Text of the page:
Riding a bicycle is a simple form of freedom. You choose the path you take. You control the speed at which you travel. You can stop and start wherever you want. You even get that lovely feeling of the wind flowing through your hair! But what happens when the path you choose is filled with dangerous obstacles, or disappears altogether? And the wind flowing through your hair is matched by choking exhaust fumes filling your lungs? Riding your bike is no longer a liberating task but a debilitating one.
Having survived 15 years of riding around the congested labyrinths of London and Brussels, I didn’t expect the small mediterranean State of Malta to be such a challenge. Despite establishing a fairly straightforward route to work from Mosta to Sliema, a near death experience on Triq Tal-Balal had me lock my bike in the garage for good. Much like the rest of Maltese residents, I resigned myself to the stop-start-stooooopppp lifestyle of commuting by car every day. Surely other people rode bikes in Malta? The weather was good, the distances short, the landscape favourable… There were even three bike shops within a 3km radius of my house!
Something that had caught my attention when I arrived in Malta, was Fetchit – an active courier service delivering goods all over the island and raising awareness on mobility issues and the environmental impact of emissions. The delivery markets of London and Brussels are already saturated by competing services, but Fetchit are paving the way for greener means of dispatching. Fetchit rekindled the flame in me to get back on the saddle and give Maltese roads another go.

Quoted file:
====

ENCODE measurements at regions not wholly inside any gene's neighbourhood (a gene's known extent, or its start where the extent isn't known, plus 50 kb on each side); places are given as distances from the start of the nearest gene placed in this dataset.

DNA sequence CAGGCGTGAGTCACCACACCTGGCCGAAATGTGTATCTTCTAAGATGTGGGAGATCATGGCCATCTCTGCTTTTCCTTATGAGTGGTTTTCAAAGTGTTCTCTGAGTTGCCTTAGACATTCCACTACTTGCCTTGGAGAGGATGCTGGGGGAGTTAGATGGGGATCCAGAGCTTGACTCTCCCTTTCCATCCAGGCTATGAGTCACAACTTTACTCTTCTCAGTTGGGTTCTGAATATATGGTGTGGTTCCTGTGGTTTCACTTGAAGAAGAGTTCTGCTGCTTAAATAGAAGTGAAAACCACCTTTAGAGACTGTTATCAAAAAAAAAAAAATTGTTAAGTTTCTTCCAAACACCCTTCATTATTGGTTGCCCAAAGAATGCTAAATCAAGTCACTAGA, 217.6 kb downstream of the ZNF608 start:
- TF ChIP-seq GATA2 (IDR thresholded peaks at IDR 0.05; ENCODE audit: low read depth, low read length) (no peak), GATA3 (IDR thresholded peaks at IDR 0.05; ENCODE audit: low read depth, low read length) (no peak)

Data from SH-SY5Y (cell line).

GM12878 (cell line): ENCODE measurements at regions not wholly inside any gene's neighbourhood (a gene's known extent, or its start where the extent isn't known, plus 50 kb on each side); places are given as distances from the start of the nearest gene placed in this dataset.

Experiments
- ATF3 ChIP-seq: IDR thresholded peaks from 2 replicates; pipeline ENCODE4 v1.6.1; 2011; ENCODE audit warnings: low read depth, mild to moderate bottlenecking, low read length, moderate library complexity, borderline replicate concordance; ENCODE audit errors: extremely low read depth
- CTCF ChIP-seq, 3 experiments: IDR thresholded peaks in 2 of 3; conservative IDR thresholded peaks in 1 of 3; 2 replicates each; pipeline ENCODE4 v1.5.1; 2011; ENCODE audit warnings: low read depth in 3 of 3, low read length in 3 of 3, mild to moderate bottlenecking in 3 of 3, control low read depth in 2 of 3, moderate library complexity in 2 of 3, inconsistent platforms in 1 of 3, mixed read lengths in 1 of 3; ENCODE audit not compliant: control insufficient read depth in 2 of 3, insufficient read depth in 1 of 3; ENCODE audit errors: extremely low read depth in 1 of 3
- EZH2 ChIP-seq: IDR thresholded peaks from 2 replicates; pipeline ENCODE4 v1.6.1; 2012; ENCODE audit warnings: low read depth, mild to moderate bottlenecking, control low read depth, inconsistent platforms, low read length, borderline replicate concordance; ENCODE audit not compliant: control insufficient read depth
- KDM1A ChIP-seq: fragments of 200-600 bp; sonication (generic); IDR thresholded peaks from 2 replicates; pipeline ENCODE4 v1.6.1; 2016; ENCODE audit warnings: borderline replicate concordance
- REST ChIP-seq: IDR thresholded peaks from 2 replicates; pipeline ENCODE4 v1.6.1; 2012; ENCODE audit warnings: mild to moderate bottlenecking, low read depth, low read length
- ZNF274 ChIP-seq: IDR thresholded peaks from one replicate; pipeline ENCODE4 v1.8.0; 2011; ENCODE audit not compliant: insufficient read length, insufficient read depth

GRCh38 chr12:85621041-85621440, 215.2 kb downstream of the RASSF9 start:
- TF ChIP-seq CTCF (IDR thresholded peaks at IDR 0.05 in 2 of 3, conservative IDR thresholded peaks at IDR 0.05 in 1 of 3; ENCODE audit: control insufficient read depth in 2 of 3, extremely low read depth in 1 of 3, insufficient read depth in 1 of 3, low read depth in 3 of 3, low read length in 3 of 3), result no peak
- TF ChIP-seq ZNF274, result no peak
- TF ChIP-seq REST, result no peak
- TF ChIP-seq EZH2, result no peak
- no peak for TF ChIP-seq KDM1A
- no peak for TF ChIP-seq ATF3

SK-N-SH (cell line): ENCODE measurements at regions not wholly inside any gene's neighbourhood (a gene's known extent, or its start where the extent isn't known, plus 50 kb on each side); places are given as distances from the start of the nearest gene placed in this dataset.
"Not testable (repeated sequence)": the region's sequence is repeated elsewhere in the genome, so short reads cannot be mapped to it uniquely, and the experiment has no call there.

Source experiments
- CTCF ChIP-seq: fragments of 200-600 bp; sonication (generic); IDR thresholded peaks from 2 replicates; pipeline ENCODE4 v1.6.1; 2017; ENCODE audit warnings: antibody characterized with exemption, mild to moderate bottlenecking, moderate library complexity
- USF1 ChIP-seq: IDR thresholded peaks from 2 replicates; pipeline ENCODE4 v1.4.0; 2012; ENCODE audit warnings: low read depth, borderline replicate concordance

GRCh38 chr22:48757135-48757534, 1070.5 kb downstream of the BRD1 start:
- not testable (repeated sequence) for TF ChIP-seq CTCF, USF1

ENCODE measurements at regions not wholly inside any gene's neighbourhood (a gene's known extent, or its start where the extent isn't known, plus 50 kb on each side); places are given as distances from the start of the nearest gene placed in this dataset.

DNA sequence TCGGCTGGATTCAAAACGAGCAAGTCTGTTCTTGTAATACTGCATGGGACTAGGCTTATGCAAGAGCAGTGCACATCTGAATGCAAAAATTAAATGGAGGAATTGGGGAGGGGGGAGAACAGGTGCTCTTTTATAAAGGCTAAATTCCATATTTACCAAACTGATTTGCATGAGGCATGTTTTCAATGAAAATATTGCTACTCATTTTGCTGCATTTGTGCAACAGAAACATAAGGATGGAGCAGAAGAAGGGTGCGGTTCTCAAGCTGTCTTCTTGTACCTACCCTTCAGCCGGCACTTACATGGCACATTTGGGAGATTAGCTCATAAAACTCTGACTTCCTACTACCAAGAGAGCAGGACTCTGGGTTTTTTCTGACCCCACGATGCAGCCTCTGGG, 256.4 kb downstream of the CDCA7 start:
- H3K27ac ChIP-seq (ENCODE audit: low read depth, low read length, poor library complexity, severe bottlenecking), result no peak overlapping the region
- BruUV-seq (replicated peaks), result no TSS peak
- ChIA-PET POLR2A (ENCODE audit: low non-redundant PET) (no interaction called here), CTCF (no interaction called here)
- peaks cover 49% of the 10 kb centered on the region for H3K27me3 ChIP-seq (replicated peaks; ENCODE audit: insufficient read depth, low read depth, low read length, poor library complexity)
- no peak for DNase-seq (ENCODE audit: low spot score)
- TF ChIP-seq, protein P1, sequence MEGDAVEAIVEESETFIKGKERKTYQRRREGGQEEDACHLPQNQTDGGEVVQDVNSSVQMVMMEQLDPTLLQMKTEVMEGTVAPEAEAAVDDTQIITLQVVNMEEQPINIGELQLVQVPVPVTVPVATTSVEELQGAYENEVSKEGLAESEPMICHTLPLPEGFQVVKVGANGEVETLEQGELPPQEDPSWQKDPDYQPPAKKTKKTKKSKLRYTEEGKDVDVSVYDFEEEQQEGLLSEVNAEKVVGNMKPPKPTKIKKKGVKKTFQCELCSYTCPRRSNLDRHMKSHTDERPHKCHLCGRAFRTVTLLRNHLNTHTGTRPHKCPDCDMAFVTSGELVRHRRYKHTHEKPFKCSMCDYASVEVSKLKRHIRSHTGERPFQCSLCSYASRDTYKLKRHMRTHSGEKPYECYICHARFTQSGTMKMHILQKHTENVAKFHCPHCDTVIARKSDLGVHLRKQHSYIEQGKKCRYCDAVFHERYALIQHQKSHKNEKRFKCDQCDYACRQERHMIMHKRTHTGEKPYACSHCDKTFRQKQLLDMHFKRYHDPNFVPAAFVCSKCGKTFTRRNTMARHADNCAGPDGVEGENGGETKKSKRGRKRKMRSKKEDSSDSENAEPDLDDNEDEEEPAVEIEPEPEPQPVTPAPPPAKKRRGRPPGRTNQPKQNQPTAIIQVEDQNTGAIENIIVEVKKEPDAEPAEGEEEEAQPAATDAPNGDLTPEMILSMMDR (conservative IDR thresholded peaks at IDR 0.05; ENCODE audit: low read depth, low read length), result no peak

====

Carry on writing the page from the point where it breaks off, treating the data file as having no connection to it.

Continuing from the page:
One week into my new position at Fetchit, I was still sitting behind the wheel of my diesel guzzler doing the stop-start-stooooopppp shuffle to and from home. As I sat in traffic feeling frustrated, a small handful of cyclists whizzed and weaved past me tracing their routes through the traffic jam like hot knives through butter. That was it! I had to practice what I preached. The next day I slipped on my helmet, face mask and hi-vis jacket and hit the streets on my trusty two-wheeled steed.
Unfamiliar with all the local shortcuts and country lanes, I figured I would play it safe and take the fastest route to the Fetchit office in Msida. The Birkirkara Bypass sure is fast (Mosta to Msida in under 20 minutes!) but it sure isn’t safe! Cars speed past you at over 60km/h – even though that’s the speed limit – and crossing the path of merging lanes is a case of David vs Goliath when buses and trucks are involved. I didn’t dare dance with the devil by trying to go round the skatepark roundabout and opted to turn off early and use the side-streets and underpasses. Speaking of underpasses, on the way home, it took me three attempts to find the right tunnel to exit in the correct direction and not into oncoming traffic.
Since this fast and furious escapade, I have opted for the safer side roads and scenic trails. The lack of real cycle lanes is obvious and more than a few cars and trucks on the road could do with having their emissions checked, but that feeling of freedom I get from riding my bike is alive and well. My only grief so far has been when I enjoy the steady downhill ride through Lija and end up missing my turn and keep going down into Balzan a mile off course. It could be worse – it could be raining!
Needless to say the learning curve for commuting around Malta by bike is as steep as Le Mont Ventoux. The Fetchit team face this challenge every day as they deliver, food, documents and personal belongings all over Malta. Over time we are establishing a strong knowledge base of how to get from point A to point B is the safest and fastest ride possible. If you are up for a challenge, leave a comment or get in contact.